Monk biographer Robin D. G. Kelley described it aptly as “Monk’s concerto”.
From the album Art Blakey’s Jazz Messengers with Thelonious Monk (Atlantic – Rec: May 15, 1957)
Whilst highly original in his compositional style, Monk was not averse to the time-honoured tradition of contrafacts in jazz.
Rhythm-A-Ning is one such example: a tune (originally written in Bb) based on the chord changes to George Gershwin’s ‘I Got Rhythm’.
It was released on the album Art Blakey’s Jazz Messengers with Thelonious Monk which is regarded as a one of the essential albums in both musicians’ catalogues.
The other major contribution on this recording is by saxophonist Johnny Griffin who shows himself to be a fine interpreter of Monk’s music.
Rhythm-A-Ning is another tune that Monk would continue to feature in his live sets, and is a much-covered favourite among jazz musicians.
Once again, lyrics were later written to the piece by Jon Hendricks and titled ‘Listen to Monk’.
From the album Underground (Columbia – Rec: December 14, 1967)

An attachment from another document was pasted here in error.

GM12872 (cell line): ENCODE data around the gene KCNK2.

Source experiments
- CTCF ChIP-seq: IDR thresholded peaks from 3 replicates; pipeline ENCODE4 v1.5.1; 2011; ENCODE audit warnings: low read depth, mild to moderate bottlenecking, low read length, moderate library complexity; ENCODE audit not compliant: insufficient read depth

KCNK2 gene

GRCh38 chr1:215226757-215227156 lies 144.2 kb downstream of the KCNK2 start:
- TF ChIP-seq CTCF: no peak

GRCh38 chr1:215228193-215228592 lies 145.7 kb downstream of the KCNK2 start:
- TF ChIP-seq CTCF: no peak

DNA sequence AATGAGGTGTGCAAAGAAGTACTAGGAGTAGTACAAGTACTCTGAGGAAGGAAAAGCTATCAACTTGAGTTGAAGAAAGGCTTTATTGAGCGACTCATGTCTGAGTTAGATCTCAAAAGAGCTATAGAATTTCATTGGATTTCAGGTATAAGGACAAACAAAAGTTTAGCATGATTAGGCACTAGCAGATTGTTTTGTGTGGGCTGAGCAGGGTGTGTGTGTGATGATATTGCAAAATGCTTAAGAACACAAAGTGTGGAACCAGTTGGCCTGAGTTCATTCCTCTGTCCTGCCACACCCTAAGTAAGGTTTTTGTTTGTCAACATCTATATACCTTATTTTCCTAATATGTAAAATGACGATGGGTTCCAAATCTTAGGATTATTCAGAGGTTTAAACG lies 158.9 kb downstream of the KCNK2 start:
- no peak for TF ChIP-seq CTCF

Whilst many of the most famous Thelonious Monk songs came in the 50s and early 1960s, one gem arrived late.
Notable as one of the few waltzes written by the pianist, Ugly Beauty emerged in the period in which he managed to keep one working band together the longest.
It was drummer Ben Riley who suggested the waltz treatment and the song was duly recorded in that format for the album Underground.
For once, though, that wasn’t it’s first airing: it appears to have been captured on film a month earlier for a television broadcast.
Played magnificently by Charlie Rouse on tenor saxophone, the tune is unique in Monk’s output as being the only waltz he composed.
Round Up: Discovering More Thelonious Monk Songs
Thelonious Monk died of a stroke on February 17, 1982, after more than a decade of relative obscurity due to ongoing health issues.
As this small selection from his discography hopefully demonstrates, his contribution to music cannot be underestimated.
It may have taken a long time for his unique and idiosyncratic piano and compositional style to be appreciated, but many of these Thelonious Monk songs are now played by musicians all over the world.
In fact, so influential is he as a composer that many jazz greats who came after have dedicated years of study and hours of recording to his music.
Digging into these albums – including from musicians such as soprano saxophonist Steve Lacy, Anthony Braxton, Fred Hersch, Chick Corea, Carmen McRae and Arthur Blythe – is another great angle to approach the genius of the Thelonious Monk discography.